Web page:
WASHINGTON, D.C. — Texas abortion providers urged the Supreme Court Sept. 23 to once again, and quickly, review their challenge to the state law banning most abortions after six weeks of pregnancy.
The group asked the court to essentially fast-track a decision on this without waiting for the federal appeals court to rule on it in December.
In their brief, the abortion providers and supporting organizations asked the nation’s high court to grant a petition for a “certiorari before judgment” — a rare procedure where the court speeds up its review of the decision of a U.S. District Court prior to a decision made by the federal appellate court.
The decision on the state’s abortion ban is currently pending before the 5th U.S. Circuit Court of Appeals, based in New Orleans.
“Texas is in crisis,” said the group seeking quick action from the Supreme Court. The group includes Planned Parenthood, the American Civil Liberties Union, the Center for Reproductive Rights and a Texas abortion clinic. They said an “intervention by the Supreme Court is urgently needed, because despite the great harm the ban is causing.”
Their request came three weeks after the Supreme Court’s 5-4 decision declining to block the Texas law from going into effect, which sent it back to the lower courts.
In their Sept. 23 brief, the abortion providers said abortion clinics in Texas have stopped performing abortions causing some women to travel to clinics in other states. If the law stays in place, they warned that other states will enact similar laws.
“The gravity of the circumstances and the paramount importance of the question presented warrant this court’s intervention” they said.
John Seago, legislative director for the Texas Right to Life, said the filing did not seem to be a reasonable legal tactic and was more of a “last-minute Hail Mary.”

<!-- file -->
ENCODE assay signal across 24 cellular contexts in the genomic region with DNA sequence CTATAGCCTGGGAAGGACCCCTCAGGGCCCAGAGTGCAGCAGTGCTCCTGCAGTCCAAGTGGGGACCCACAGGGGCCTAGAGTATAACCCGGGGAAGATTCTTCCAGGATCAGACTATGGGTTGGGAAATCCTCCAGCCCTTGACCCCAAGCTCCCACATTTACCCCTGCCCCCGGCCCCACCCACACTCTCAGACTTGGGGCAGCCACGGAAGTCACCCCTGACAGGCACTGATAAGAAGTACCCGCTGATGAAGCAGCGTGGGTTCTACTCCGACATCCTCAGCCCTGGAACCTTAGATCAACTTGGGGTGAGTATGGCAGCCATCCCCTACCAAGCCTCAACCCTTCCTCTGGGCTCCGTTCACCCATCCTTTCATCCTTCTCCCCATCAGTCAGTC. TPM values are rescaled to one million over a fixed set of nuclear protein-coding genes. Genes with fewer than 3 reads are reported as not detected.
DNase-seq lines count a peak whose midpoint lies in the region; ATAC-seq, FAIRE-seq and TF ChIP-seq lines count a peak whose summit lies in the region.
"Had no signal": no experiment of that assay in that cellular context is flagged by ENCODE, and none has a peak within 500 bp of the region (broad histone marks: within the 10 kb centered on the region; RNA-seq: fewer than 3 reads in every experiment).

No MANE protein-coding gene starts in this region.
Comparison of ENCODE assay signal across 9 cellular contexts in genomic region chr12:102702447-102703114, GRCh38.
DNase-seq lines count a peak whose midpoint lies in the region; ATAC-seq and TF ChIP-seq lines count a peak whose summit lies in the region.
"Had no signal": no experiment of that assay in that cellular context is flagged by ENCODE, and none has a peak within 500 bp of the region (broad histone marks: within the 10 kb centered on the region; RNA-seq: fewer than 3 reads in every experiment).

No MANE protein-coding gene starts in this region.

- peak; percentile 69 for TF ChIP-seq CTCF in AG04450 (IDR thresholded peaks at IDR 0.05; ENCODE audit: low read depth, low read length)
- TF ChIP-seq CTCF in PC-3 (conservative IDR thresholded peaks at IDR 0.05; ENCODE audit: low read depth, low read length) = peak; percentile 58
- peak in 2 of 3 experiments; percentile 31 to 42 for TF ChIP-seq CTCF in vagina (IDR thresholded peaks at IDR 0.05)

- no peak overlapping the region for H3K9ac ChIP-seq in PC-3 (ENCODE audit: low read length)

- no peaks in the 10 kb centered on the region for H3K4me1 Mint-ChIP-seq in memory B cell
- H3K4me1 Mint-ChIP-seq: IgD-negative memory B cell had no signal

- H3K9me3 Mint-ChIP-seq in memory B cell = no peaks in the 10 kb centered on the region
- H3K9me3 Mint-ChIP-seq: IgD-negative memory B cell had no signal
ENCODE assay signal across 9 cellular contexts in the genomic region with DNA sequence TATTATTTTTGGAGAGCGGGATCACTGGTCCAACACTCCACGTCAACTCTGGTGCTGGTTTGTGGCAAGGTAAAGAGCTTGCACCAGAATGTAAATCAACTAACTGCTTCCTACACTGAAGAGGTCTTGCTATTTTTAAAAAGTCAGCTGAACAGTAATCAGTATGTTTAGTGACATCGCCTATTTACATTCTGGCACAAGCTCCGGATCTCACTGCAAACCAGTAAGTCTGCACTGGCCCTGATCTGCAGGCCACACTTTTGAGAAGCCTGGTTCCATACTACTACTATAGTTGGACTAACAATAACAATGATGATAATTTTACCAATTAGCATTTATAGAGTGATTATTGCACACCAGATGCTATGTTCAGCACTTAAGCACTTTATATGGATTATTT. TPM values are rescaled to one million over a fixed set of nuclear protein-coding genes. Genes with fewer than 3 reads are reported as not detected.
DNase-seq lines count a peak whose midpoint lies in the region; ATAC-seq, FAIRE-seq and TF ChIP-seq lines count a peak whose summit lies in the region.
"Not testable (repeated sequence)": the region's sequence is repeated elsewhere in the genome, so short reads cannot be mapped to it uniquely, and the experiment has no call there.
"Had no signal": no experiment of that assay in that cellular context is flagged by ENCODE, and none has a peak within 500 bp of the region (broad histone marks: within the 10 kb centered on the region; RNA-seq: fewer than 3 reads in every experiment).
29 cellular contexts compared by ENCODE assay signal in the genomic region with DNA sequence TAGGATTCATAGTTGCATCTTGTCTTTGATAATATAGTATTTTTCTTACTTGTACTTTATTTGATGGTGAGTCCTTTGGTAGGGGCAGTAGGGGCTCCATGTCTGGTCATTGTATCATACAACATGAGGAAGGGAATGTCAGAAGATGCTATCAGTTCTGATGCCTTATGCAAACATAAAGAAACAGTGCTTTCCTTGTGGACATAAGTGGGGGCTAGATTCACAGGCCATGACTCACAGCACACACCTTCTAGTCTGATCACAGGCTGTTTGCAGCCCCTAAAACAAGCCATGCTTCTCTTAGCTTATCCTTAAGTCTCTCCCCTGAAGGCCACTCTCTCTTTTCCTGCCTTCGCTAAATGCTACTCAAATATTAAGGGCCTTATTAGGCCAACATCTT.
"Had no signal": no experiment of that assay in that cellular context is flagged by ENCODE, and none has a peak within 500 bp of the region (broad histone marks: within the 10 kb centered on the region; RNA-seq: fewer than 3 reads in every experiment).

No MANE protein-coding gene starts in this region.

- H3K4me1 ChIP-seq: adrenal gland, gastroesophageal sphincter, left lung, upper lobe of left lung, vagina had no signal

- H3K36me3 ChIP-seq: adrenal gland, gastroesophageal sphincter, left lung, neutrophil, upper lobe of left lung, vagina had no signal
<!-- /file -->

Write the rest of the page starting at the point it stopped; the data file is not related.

“This is just another development in the abortion industry’s desperate actions to try to stop this bill from saving lives,” Seago told the Texas Tribune.
After the court’s Sept. 1 decision, which allowed the law to take effect, the Texas Catholic Conference, said this was the first time since Roe v. Wade that the nation’s high court “has allowed a pro-life law to remain while litigation proceeds in lower courts.”
President Joe Biden criticized the court’s ruling and said in a Sept. 2 statement that his administration will look to launch a “whole-of-government effort” to respond to it and to see “what steps the federal government can take to ensure that women in Texas have access to safe and legal abortions as protected by Roe.”
On Sept. 9, the Justice Department sued Texas over the new abortion law, saying it was unconstitutional.
In the Supreme Court’s early September decision, Chief Justice John Roberts joined Justices Sonia Sotomayor, Elena Kagan and Stephen Breyer in dissenting votes and each of them wrote separate statements expressing their disagreement with the majority.
A key part of the law that the dissenting justices took issue with is its emphasis on private citizens bringing civil lawsuits in state court against anyone, other than the patient, involved in an abortion, including the driver. As further incentive, the state law says anyone who successfully sues another person could be entitled to $10,000.
Kagan called the Texas law “patently unconstitutional,” for its emphasis on encouraging “private parties to carry out unconstitutional restrictions on the state’s behalf.”
The state’s law — signed by Republican Gov. Greg Abbott in May — is one of the strictest abortion measures in the country, banning abortions after a fetal heartbeat is detectable. The law has an exception for medical emergencies but not for rape or incest.
In a Sept. 3 statement, the Texas bishops said: “We celebrate every life saved by this legislation. Opponents of the law argue the term ‘heartbeat’ is misleading. They call it ’embryonic cardiac activity’ or worse, ‘electrically induced flickering of embryonic tissue.’ These attempts to dehumanize the unborn are disturbing.”
The Supreme Court has consistently ruled that states cannot restrict abortion before the 24-week mark. On Dec. 1, the court is scheduled to hear oral arguments about Mississippi’s abortion ban after 15 weeks of pregnancy.